The dam, which has yet to face another court challenge, has been slated to be complete by 2024. It’s estimated it will produce enough power for 450,000 homes.

Contact jeremy.simes@producer.com

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Comments

  • Monkeeworks

    Horgan, the NDP leader, said over and over how he doesn’t want the dam. He swore he would put a stop to it if he was elected. What does he do in reality? Finishes the dam. It was not to late to stop. The land is still not flooded. Jobs? Only until the job is finished then 2500 jobs move away like they always do after some major project is completed. They could have stayed on and worked to put it back to the way it was before. In the same sentence as we are going to finish the project he talks about food sustainability. Mungall, the NDP minister of energy helped put a stop to a run of the river project, (a very small run of the river) when the Liberals tried to get it built, said the province does not need the power. She absolutely swore an NDP government would reverse the Site C project. Nope, in there like a monkey after a nickel.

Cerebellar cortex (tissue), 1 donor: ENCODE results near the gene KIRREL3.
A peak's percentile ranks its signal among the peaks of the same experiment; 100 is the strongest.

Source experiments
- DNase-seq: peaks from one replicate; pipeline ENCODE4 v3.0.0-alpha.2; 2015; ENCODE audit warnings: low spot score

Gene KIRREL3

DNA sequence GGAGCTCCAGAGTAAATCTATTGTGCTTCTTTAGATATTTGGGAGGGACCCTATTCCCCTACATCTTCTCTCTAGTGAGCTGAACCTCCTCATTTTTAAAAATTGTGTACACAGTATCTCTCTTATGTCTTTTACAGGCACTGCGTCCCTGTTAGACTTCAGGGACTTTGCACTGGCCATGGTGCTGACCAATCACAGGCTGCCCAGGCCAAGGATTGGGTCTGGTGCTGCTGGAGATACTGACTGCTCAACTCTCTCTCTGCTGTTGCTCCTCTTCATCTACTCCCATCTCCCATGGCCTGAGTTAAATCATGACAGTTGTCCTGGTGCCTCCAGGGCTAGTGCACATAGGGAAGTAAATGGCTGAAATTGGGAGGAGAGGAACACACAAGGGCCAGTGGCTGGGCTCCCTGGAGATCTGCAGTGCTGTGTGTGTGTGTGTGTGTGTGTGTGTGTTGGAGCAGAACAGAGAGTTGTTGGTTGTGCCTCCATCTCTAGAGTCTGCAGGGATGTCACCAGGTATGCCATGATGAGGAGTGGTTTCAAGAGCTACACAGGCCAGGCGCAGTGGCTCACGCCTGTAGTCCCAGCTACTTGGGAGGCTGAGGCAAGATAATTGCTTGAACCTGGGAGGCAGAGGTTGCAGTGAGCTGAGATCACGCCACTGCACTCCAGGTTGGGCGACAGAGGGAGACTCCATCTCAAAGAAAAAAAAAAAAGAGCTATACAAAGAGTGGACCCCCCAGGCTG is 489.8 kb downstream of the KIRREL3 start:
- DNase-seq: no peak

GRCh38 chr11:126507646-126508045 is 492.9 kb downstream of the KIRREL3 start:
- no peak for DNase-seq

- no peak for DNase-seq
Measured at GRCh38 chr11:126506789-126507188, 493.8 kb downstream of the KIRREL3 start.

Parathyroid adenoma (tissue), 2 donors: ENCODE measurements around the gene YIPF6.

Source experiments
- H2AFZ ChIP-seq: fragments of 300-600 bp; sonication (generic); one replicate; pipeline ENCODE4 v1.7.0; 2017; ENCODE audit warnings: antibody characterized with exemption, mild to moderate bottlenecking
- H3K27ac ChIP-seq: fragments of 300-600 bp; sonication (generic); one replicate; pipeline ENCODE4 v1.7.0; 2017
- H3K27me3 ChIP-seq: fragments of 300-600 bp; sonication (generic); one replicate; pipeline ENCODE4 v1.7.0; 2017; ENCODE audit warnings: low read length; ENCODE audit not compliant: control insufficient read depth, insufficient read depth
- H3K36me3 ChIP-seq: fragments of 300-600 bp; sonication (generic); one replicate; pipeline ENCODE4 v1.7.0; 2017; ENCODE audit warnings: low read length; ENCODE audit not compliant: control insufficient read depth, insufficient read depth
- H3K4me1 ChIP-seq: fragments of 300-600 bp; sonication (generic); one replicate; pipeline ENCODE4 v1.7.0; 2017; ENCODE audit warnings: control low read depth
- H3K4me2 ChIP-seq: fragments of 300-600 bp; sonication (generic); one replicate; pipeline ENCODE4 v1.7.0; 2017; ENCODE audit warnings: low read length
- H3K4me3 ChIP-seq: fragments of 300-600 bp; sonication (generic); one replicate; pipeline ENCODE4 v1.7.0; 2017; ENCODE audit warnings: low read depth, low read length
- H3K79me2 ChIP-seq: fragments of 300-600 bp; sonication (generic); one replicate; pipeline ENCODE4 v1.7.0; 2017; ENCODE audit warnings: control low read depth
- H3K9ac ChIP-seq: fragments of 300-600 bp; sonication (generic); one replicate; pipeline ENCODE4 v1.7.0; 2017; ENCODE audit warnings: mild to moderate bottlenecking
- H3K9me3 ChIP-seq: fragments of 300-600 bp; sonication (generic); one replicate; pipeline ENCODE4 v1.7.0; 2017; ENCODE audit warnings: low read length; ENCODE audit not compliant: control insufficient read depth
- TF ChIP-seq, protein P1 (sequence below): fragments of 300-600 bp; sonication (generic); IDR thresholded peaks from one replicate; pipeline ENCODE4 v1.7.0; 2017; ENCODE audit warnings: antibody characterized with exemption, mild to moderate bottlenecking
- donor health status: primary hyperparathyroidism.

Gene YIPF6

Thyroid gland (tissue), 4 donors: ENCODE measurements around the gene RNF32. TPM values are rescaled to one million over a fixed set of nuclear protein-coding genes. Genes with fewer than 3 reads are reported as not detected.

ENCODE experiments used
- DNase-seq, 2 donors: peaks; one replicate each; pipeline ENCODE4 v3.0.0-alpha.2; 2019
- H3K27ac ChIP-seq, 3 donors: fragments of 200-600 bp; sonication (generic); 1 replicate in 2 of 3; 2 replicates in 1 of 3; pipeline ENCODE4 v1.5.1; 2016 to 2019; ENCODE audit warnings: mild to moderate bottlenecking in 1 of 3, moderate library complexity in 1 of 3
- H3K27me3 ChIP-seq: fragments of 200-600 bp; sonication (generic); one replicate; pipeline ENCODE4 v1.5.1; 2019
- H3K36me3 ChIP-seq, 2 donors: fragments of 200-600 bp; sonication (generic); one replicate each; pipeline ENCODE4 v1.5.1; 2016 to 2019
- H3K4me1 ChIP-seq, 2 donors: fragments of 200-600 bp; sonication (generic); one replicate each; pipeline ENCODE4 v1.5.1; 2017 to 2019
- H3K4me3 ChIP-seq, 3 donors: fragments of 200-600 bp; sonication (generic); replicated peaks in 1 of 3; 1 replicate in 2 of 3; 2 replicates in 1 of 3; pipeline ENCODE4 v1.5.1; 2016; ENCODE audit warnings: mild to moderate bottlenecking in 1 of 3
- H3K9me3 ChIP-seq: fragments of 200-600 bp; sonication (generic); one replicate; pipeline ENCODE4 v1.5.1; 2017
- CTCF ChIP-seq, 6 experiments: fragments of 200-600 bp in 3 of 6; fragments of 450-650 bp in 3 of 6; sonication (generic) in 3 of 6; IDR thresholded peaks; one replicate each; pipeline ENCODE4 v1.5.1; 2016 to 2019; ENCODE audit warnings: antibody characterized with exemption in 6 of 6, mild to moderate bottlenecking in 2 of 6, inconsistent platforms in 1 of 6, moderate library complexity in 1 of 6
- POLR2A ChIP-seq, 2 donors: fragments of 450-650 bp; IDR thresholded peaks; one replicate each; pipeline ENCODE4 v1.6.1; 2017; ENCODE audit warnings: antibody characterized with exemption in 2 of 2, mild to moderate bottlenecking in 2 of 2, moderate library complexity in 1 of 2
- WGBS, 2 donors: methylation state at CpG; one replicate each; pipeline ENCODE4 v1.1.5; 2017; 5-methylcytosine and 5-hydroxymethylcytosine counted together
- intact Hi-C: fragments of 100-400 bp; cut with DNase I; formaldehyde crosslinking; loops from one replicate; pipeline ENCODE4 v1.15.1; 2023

What did the Green Party leader, Mr. Weaver, have to say? He said they are disappointed in the NDP with their choice to finish the project but see no reason to bring down the government because of it. His words.

    So, two parties, with the same ideals. I don’t understand their problem with the Kinder Morgan Pipeline twinning project now. With the pipeline, no land is destroyed and any leak can be repaired and cleaned up. An oil tanker spill can be cleaned up and the mess will disappear. With the Site C dam, once it is flooded, the land is destroyed forever. Almost 38,000 acres of farm and native land. Destroyed. The land destroyed by the flooding claimed by the government is less as they do not count initial flood damage where topsoil is washed into the reservoir and rock will remain after the flood recedes. Land you can’t use as there is a danger of it eroding or collapsing into the reservoir is not counted. Thousands of animals that called the Peace River valley home. Moose, elk, caribou. Dead. Millions of insects. Dead. Farmers driven off the land, First Nations people, ignored.

    People voted for the NDP as a party for the people. They voted for the Green Party to preserve a beautiful province. Both parties have shown their true face to the public. Where the money is, the parties will follow. Horgan, not my Premier. Weaver, a weaver of lies.